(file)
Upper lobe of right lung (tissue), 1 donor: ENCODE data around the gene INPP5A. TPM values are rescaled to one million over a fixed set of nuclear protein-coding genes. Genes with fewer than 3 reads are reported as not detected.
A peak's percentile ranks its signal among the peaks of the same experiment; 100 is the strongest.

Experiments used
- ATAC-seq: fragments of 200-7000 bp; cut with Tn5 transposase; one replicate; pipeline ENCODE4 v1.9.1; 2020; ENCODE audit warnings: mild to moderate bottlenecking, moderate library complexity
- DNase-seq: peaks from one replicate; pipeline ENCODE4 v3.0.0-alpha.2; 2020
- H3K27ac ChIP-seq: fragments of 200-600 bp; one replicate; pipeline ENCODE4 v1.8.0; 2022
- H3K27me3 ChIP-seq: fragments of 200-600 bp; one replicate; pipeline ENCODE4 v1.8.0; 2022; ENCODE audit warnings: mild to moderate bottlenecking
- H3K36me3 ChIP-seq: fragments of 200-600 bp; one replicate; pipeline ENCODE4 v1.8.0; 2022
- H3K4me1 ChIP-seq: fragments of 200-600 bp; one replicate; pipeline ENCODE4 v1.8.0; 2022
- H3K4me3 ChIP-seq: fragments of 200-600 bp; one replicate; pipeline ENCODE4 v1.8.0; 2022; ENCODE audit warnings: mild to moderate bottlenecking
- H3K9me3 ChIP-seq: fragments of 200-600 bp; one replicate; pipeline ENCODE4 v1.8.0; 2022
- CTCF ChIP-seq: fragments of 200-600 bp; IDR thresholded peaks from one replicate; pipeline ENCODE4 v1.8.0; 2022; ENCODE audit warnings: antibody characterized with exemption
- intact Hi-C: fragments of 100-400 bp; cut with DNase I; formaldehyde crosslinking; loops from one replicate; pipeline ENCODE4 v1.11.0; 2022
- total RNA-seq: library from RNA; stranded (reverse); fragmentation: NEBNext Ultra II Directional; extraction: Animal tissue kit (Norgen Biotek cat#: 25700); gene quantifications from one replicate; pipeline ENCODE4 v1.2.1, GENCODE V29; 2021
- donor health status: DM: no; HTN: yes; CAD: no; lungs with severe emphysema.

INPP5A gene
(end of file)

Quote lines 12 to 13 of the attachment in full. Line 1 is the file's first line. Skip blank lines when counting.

- CTCF ChIP-seq: fragments of 200-600 bp; IDR thresholded peaks from one replicate; pipeline ENCODE4 v1.8.0; 2022; ENCODE audit warnings: antibody characterized with exemption
- intact Hi-C: fragments of 100-400 bp; cut with DNase I; formaldehyde crosslinking; loops from one replicate; pipeline ENCODE4 v1.11.0; 2022